TIM TEUFEL – Inducted 2005
Player (Infield), 1979
The Clemson Tiger batted .351 for the Kettleers in 1979 and set a league record with 16 home runs , RBI (52) and runs (48). Named to both the All-Star and All-League teams as the starting second baseman. After signing with the Minnesota Twins, he starred for the New York Mets for 11 seasons. He may have only hit 86 home runs and driven in 379 runs in his career, but Tim Teufel was one of the most popular players to wear a New York Mets uniform and a member of a World Series Championship. The Greenwich, CT native played in 1,073 games in his career and hit .254. In 1986, he hit .444 in 9 at-bats in the World Series, adding a home run and an RBI. Prior to joining the Minnesota Twins organization, Tim Teufel played for the Clemson University baseball team in 1979 and 1980. In 1980, he hit .387 with 11 HR and 66 RBI and was named All-American, All-ACC and All-District. He hit .367 in 101 games at Clemson with 24 HRs and 116 RBIs. He also had 26 stolen bases. He made his debut with the Minnesota Twins on Sept. 3, 1983 and he had one of his best games on Sept. 16 when he went 5-5 with 2 home runs and a triple. The next season, he hit .262 with 14 home runs and finished fourth in the Rookie of the Year voting. On Jan. 16, 1986, Minnesota traded Teufel and minor league player Pat Crosby to the New York Mets for Billy Beane, Bill Lathan and Joe Klink. He “platooned” at second base with Wally Backman and hit .247 with 20 doubles in 279 at-bats. Mets fans like the his plate rituals which came to be known as the “Teufel Shuffle.” In 1987, he hit .308 with 14 home runs in 299 at-bats. He became the starter in 1988, but struggled on offense and was sidelined by an injury. He hit just .238 and lost the second base job to Greg Jeffries in 1989. In 1991, he was traded to the San Diego Padres for Garry Templeton. He retired at the end of the 1993 season and worked for a while as an investment banker. He later worked for the New York Mets organization served as a scout, instructor, infield coordinator and manager in the Mets’ instructional league. Recently, he was named manager of the Brooklyn Cyclones, a short-season affiliate of the New York Mets.
Courtesy of Total Baseball, Southern Connecticut Newspapers, Inc.; Clemson Cards
JIM HUBBARD – Inducted 2006
Player (Outfield/Catcher), 1959-1961 & Manager, 1961-1969
The Bridgewater State graduate served the Cape League in various capacities over five decades as a player, field manager, umpire and general manager. He began as a player for Yarmouth in 1958 and spent the next three years performing for Cotuit from 1959-61. He took over as field manager for the Kettleers from 1961-69, posting a 196-116 record (.628) and winning four CCBL championships from 1961-64. After serving as a league umpire from 1970-74, Hubbard returned to the league as Wareham GM from 1990-96. Hubbard gave a long speech on the evolution of the league, from Town Team ball to a college league and all that entailed. He was presented by Hall of Famer Bob Butkus, his ace at Cotuit, who marveled at the amount of statistics Hubbard kept in the pre-computer age. ‘’This is an honor of which I’m very proud,” said Hubbard, who cracked up the audience with the story of his one-day honeymoon and his love and appreciation for what his wife put up with in his lifelong love affair with the game. ”My honeymoon was a one-day visit to Provincetown. The next day I had to play in the (Cape League) playoffs. We got back and she went to visit her family and had to assure them that everything was all right with the marriage.”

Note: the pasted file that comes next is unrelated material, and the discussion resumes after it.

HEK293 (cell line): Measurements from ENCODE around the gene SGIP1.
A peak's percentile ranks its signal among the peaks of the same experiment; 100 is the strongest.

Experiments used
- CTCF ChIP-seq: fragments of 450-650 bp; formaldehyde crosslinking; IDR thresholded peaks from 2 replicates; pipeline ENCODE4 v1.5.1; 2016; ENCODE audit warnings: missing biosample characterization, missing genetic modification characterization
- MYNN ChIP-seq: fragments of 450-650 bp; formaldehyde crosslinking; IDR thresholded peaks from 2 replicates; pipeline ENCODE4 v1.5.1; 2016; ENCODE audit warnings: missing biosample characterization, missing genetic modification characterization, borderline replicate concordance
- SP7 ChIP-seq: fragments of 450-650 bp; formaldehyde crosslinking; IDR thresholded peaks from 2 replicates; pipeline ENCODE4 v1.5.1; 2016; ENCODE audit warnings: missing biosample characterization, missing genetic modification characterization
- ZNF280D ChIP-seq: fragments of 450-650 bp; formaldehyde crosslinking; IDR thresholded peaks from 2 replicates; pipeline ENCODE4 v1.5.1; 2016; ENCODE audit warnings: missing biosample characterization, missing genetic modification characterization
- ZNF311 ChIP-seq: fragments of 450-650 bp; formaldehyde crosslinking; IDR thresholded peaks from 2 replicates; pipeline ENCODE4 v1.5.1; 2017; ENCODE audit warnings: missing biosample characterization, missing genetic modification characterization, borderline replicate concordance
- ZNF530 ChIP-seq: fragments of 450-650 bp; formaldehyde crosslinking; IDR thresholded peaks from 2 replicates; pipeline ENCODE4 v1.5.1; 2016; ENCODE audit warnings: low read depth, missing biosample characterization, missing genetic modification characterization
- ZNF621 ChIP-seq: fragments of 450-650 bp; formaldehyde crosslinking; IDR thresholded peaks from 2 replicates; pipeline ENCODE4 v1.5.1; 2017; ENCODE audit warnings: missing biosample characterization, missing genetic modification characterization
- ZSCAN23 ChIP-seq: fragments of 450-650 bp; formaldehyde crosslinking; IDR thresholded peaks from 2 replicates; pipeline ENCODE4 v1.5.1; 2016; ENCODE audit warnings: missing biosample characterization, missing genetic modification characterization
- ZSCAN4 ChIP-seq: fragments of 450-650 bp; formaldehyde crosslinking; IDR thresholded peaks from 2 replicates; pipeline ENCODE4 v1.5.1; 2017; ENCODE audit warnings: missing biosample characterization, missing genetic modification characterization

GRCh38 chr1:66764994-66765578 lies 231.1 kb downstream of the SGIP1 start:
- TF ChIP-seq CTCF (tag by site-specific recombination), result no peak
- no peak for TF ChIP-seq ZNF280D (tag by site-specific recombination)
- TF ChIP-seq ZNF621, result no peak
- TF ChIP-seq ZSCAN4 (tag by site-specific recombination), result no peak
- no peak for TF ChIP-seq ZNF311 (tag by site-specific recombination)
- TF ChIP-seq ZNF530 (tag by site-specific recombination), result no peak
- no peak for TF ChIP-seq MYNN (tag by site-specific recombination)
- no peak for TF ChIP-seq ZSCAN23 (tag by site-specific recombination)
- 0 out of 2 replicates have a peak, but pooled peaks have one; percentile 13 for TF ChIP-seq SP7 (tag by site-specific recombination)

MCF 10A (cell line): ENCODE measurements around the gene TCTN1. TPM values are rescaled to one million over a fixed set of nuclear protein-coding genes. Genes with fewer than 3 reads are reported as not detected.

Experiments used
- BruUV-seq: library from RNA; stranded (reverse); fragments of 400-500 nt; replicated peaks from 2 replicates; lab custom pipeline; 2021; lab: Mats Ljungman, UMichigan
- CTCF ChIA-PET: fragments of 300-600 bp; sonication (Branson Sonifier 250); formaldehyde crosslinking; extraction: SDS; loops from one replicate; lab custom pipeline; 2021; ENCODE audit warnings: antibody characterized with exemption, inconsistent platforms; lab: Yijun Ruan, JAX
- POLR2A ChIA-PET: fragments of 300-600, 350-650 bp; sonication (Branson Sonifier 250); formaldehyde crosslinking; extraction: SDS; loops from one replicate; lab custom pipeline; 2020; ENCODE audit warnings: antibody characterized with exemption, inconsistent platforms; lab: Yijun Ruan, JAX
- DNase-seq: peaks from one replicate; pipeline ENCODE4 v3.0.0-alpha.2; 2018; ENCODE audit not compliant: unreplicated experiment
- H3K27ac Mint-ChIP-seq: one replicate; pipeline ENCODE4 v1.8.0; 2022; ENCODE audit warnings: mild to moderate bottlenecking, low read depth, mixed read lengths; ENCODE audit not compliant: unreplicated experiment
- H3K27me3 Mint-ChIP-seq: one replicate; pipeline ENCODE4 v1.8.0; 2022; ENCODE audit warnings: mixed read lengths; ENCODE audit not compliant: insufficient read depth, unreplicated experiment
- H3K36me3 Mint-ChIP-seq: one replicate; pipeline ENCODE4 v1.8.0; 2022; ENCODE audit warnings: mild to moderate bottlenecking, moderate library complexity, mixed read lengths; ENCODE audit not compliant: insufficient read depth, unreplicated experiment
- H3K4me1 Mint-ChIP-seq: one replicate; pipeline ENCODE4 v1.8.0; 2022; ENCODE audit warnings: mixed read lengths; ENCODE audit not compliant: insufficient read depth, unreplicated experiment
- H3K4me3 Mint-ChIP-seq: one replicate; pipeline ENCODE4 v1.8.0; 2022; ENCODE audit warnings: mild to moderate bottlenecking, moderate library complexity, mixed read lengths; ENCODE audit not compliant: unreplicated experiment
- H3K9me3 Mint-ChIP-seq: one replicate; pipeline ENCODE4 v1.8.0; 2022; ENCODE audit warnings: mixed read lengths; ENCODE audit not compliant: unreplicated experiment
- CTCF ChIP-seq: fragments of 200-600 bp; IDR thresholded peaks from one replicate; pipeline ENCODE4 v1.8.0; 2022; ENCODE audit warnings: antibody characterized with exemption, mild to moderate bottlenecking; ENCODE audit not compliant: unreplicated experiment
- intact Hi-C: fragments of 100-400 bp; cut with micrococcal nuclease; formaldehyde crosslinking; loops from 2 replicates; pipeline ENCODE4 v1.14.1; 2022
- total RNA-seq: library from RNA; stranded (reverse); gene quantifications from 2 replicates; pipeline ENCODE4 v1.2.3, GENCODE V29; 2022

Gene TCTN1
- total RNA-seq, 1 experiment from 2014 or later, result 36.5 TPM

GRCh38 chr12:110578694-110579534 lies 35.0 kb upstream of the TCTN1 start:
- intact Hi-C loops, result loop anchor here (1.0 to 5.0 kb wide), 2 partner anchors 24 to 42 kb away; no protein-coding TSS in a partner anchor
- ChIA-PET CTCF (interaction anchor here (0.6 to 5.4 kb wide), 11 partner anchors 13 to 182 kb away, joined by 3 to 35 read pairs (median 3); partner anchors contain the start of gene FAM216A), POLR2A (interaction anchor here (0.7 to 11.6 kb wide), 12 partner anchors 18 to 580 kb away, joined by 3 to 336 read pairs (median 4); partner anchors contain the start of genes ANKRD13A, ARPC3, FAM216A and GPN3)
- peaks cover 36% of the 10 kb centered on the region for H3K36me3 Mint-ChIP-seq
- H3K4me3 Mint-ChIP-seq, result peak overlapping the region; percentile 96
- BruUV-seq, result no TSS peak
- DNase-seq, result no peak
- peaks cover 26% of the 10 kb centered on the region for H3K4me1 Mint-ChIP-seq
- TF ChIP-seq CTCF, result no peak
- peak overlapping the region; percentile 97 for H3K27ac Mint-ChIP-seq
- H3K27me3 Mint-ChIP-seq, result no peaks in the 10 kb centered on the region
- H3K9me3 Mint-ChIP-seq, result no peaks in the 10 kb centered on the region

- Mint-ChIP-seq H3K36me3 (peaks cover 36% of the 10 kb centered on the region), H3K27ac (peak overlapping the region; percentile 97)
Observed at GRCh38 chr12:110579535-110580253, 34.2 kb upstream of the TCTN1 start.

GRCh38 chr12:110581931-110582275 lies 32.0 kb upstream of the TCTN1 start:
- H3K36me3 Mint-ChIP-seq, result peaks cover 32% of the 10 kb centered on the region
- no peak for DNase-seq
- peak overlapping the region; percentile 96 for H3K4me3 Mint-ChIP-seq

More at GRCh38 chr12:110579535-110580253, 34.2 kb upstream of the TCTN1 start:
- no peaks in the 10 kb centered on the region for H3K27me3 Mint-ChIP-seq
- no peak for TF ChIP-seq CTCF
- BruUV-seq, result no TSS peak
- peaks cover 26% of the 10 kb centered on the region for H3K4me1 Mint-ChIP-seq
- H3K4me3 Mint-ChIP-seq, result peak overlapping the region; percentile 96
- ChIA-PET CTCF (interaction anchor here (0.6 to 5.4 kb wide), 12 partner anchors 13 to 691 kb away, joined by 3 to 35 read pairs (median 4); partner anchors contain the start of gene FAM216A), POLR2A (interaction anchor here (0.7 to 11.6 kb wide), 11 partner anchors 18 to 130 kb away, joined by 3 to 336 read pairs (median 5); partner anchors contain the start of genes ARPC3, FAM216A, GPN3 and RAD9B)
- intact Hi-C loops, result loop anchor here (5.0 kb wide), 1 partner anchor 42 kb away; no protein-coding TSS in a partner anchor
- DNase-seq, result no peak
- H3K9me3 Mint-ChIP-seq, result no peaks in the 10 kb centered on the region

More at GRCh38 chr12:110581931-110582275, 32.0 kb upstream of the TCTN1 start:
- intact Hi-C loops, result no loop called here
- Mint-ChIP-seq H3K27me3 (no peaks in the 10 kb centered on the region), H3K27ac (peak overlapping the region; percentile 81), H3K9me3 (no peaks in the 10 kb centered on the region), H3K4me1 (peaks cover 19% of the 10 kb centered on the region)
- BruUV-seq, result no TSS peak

Courtesy of John Garner, Will Bussiere, & Russ Chapentier
GREG LOTZAR – Inducted 2005
Player (Outfield), 1983
The fleet Central Michigan outfielder led the Kettleers in 1983 by winning the league batting title at .414 with a then-record 33 stolen bases and an impressive .516 on-base percentage. He also totaled 63 hits and 46 runs scored in 40 games during the season. In addition to making the All-Star team, Lotzar was named league and playoff MVP. He was signed by the Boston Red Sox. Lotzar, leadoff hitter for George Greer in Cotuit in 1983, won the batting title (.414), stole 33 bases in 36 attempts, drove in 28 runs, scored 43 and was playoff MVP. Greer yesterday called him the most memorable player from that ’83 title team that included a first baseman named Will Clark, also a Cape League Hall of Famer. ”I can’t believe it was 23 years ago,” said Lotzar. ”I came here and saw Arnold and it seemed like I had just seen him yesterday.”